The results of the diamond drilling also highlighted similarities with the gold deposits of the Bourlamaque batholith found at the mining camp of Val d’Or (Abitibi) and with the Ferderber gold deposit at the Belmoral Gold Mine. This produced over 355,000oz of gold with an average grade of 6.46g/t; the Isambara find shares many details of geology and mineralisation with the old Belmoral workings.
The second phase yielded broadly similar findings to preceding investigations and in the eastern target area, where the exploration efforts were chiefly concentrated. Results indicated 17.40g/t of gold over 1m or 9.13g/t of gold over 1m and 2.40g/t of gold over 4m.
Eight diamond and seven RC drill holes produced a total of 26 gold intersections with gold grades higher than 1g/t, ranging from 0.5–4m in thickness.
In addition, a total of 600m of RC drilling was carried out on the newly indicated deposit, one hole returning 1.66g/t gold over 1m to a depth of 2m, while another yielded seven gold intersections with grades greater than 1g/t of gold. In particular, it returned results of 5.54g/t gold over 2m at a depth of 64m and 2.84g/t of gold over 5m at a depth of 119m.
All samples underwent fire assay analysis at the SGS laboratories in Tanzania and were certified in accordance with the necessary international standards, 12% control samples being included in MDN’s rigorous programme of analytical grade verification.
A third phase of drilling began in early October 2007, which was intended to explore mineralisation within the previously unexplored zones of the structure, while also establishing the extent of the richest and most consistent sectors with greater precision.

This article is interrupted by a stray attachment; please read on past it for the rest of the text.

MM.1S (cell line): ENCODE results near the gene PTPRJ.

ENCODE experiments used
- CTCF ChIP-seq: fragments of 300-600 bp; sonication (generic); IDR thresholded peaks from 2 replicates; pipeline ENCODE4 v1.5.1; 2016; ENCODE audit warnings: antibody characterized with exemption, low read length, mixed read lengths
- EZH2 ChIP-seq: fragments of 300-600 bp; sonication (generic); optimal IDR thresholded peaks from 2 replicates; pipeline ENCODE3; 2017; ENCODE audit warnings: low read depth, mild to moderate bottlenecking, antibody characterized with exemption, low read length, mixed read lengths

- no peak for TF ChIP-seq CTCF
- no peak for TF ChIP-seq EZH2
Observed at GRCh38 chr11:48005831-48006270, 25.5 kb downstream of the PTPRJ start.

The company announced the results of its 2007 drilling programme in January 2008. More high-grade gold was intersected over a distance of 2km along the Isambara shear. An aggregate of 2,981m in 31 RC holes (ISRC-149 to ISRC-179) were drilled under third phase.
Phases 1 and 2 successfully confirmed the presence of gold mineralisation within distant zones of the identified ground anomaly and at more important depths than those that earlier RC drill holes had tested. The original RC drill hole – ISRC-21 – intersected 3m at 8.63g/t Au, with a check analysis of 6.95g/t Au from 40 to 43m.
One of the key objectives of the drilling programme scheduled for 2009 is to establish the continuity in high grades within the same structure, while determining the physical continuity in high extremity. Furthermore, the exploration programme will be able to complete a detailed geochemical soil survey for collecting new samples in respect to sinistral displacements and to complete a compilation of anomalies in the identified structures.
The programmes identified high grade gold mineralisation more than 10g/t at 40m below surface. Holes below this depth did not test mineralised zones. The gold bearing structures remain open at depth and laterally. The high grade zones extend for several hundreds of metres until it is intersected by mafic dykes. The gold-bearing zones at Isambara are oriented at 310 degrees and plunge north-east.
The soil sampling programme of the project was completed in April 2009. Results announced on 28 May 2009 confirmed the geometry of gold-bearing zones, the occurrence of left-hand sinistral displacements and the existence of multiple parallel gold-bearing zones. The southern zone of the Isambara project area has been identified as a series of parallel gold-bearing zones along a 1.3km strike length. The area is characterised by major lateral extensions.
Drilling began in mid 2009 at the Southern Area. Results confirmed the north-west geometry of the vein-hosted mineralised zone. The mineralised zone appears to be continuous more than 25m to 500m and having 10 to 100m width. The density of the small sheeted veins control the grade.
In the central and northern zones of the Isambara project zone, the soil anomalies extend from the southern zone. Drilling of the central and northern zones’ soil anomalies will be undertaken in Phase II which is scheduled to commence by mid 2010.